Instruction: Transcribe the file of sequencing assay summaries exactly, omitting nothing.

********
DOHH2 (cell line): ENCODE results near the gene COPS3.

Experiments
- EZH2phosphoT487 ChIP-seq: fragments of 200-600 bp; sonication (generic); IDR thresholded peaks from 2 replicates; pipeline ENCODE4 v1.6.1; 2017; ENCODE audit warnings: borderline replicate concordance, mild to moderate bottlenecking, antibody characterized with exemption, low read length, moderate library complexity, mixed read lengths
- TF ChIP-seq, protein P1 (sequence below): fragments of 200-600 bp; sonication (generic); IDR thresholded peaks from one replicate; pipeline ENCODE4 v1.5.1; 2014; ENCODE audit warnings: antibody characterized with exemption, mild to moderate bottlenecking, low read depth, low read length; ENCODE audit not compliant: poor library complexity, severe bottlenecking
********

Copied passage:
DOHH2 (cell line): ENCODE results near the gene COPS3.

Experiments
- EZH2phosphoT487 ChIP-seq: fragments of 200-600 bp; sonication (generic); IDR thresholded peaks from 2 replicates; pipeline ENCODE4 v1.6.1; 2017; ENCODE audit warnings: borderline replicate concordance, mild to moderate bottlenecking, antibody characterized with exemption, low read length, moderate library complexity, mixed read lengths
- TF ChIP-seq, protein P1 (sequence below): fragments of 200-600 bp; sonication (generic); IDR thresholded peaks from one replicate; pipeline ENCODE4 v1.5.1; 2014; ENCODE audit warnings: antibody characterized with exemption, mild to moderate bottlenecking, low read depth, low read length; ENCODE audit not compliant: poor library complexity, severe bottlenecking